Foot-and-mouth infectious for less time - raising hopes for binning culls
The shocking slaughter and waste of a 'cull-first think-later' policy, for dealing with foot-and-mouth - see on an unprecedented scale in the UK's 2001 livestock outbreakf - has been driven home by powerful new research published in tomorrow's Science. It shows that the foot-and-mouth disease virus (FMDV) is infectious for a much shorter period than previously assumed - raising serious doubts over policies of mass culling.
The finding also opens the door to much less onerous strategies for dealing with new outbreaks. A quick-footed isolation strategy for infected cattle could be a likely way to stop a FMDV infection in its tracks. But this research goes much further - raising the prospect of changing the way health practitioners deal with a number of viral infections, including human flu-pandemics.
FMDV is an unpleasant, but rarely fatal, infection for cattle, sheep and other livestock. Most animals get well in a few days - but they can suffer from weight loss and lameness after recovery. But for farmers, its rapid spread can render the livestock of a whole farm economically valueless - so many countries, including the UK, opt for a severe culling policy, at the first sign of symptoms.
But that controversial and heart-rending destruction is based on an assumption that the virus can be spread even when there are no actual symptoms present. In this ground-breaking research, scientists from the UK's Pirbright Laboratory tracked infected cows, in close proximity with healthy animals, to see exactly how symptoms and infectiousness were linked. What they found was that the disease's spread was limited to a 1.7 day slot, half a day after the symptoms first became obvious. That is a much smaller time-frame than previously assumed.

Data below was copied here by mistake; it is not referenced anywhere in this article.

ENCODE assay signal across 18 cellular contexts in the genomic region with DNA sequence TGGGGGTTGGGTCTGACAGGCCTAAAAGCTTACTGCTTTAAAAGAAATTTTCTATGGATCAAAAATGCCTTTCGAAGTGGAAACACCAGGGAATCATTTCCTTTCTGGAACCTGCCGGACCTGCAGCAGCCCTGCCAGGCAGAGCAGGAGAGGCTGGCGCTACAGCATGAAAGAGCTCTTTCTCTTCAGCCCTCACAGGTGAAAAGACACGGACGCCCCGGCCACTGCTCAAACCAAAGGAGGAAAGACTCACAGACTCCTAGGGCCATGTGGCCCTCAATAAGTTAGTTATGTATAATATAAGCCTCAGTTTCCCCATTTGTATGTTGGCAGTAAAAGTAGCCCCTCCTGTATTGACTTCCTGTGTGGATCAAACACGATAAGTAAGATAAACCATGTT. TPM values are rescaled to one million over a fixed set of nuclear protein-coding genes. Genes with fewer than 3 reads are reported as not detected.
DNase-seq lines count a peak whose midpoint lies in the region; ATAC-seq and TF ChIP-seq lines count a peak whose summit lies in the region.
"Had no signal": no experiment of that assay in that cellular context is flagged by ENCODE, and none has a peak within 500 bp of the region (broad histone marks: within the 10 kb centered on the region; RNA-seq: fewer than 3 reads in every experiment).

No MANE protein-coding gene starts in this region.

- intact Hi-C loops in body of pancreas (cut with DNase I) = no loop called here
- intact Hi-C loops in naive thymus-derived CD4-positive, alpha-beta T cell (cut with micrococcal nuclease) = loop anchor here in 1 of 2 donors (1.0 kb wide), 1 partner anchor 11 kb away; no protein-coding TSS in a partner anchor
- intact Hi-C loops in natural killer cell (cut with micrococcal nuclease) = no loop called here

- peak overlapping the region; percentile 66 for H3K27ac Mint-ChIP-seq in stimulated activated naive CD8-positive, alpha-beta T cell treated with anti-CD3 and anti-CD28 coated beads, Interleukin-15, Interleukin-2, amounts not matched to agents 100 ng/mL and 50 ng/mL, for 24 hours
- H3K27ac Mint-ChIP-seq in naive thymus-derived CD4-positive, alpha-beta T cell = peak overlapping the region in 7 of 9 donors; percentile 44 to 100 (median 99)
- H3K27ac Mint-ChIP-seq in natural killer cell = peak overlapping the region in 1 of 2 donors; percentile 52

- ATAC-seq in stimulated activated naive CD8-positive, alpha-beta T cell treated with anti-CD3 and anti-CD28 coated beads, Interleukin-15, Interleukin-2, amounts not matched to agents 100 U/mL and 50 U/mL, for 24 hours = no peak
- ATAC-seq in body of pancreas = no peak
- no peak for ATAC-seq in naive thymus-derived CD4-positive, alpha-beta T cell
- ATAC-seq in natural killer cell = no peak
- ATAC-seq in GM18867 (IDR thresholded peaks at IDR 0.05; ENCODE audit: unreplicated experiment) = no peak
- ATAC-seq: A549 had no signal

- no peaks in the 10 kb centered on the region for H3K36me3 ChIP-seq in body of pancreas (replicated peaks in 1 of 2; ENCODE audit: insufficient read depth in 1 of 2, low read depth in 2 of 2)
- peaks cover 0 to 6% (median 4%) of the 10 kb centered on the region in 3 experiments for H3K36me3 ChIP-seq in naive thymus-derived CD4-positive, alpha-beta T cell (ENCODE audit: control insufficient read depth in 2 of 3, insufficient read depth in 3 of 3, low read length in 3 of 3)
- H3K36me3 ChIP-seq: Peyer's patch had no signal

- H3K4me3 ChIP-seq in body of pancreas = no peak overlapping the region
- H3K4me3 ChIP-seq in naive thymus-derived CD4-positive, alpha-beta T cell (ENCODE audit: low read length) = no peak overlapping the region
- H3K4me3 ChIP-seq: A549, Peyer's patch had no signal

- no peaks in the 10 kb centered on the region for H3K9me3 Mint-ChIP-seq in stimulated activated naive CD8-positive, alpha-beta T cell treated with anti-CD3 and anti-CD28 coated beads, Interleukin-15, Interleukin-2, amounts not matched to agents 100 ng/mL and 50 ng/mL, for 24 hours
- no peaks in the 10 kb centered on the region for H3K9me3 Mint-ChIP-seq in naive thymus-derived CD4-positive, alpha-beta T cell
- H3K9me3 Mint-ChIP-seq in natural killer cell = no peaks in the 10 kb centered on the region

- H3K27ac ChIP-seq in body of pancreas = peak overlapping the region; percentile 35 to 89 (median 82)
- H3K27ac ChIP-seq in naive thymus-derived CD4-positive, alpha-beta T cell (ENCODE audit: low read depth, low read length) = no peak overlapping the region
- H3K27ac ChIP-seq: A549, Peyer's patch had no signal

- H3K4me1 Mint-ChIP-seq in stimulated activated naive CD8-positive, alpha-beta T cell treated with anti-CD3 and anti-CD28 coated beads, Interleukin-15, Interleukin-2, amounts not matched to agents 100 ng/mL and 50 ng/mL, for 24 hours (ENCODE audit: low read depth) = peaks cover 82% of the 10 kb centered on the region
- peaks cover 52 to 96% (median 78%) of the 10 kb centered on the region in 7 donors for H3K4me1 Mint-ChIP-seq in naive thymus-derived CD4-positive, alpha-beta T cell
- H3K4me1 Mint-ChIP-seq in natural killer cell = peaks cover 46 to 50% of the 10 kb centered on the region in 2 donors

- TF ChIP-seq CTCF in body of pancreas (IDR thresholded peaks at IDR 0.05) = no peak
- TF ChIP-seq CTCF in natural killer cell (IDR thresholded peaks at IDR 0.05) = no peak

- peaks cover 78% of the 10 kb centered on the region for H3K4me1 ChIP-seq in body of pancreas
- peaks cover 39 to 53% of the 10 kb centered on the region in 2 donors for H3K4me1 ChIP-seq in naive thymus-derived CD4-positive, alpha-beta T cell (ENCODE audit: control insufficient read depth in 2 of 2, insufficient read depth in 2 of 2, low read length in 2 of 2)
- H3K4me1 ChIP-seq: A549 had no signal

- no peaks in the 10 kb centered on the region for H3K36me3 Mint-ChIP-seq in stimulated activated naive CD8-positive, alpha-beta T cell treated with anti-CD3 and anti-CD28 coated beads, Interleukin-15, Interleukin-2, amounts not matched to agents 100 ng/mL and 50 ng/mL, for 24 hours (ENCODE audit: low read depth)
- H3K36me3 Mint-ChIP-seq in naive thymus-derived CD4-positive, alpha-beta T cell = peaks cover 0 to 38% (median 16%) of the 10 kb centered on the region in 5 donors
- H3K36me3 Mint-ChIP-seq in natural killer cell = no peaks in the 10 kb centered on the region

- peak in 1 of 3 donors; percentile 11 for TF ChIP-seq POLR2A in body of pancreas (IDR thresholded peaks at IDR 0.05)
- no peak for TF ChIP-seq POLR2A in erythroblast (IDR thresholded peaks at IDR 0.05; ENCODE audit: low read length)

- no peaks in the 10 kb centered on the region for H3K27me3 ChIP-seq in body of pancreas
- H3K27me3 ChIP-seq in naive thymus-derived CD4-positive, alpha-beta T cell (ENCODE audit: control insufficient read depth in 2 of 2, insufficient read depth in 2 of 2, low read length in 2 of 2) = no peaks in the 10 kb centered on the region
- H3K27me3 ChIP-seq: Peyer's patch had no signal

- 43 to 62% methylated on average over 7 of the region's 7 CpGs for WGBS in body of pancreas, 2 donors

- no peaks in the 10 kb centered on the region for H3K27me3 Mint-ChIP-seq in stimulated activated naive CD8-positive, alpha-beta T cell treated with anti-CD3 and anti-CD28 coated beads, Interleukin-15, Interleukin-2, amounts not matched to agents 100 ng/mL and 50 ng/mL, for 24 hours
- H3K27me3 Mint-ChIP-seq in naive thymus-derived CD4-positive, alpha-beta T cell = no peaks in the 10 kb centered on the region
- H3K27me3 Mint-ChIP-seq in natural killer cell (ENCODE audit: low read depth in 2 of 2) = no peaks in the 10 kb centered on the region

Co-author of the study, Mark Woolhouse from the University of Edinburgh, said ''We now know that there is a window where, if affected cattle are detected and removed from the herd promptly, there may be no need for preemptive culling in the immediate area of an infected farm.'' Given that the 2001 UK outbreak led to the slaughter of 10 million sheep and cattle, this has major implications for farm animal welfare, as well as farmers livelihoods.
It may also be necessary to look more closely at strategies for dealing with other diseases. Models for those may also be based on incorrect assumptions about the length of time animals - or people - are infectious. ''We urgently need to evaluate other infections,'' said Woolhouse.
The study also highlights the importance of weighing government policies with proper scientific evidence, rather than skimping on research, in a false drive to cut costs. Woolhouse said ''People have used short-cuts before and we can end up with misleading information. This new research tells me that we can't afford to take those short-cuts. This is the kind of work we need to be doing to learn how to manage infectious diseases in the future.''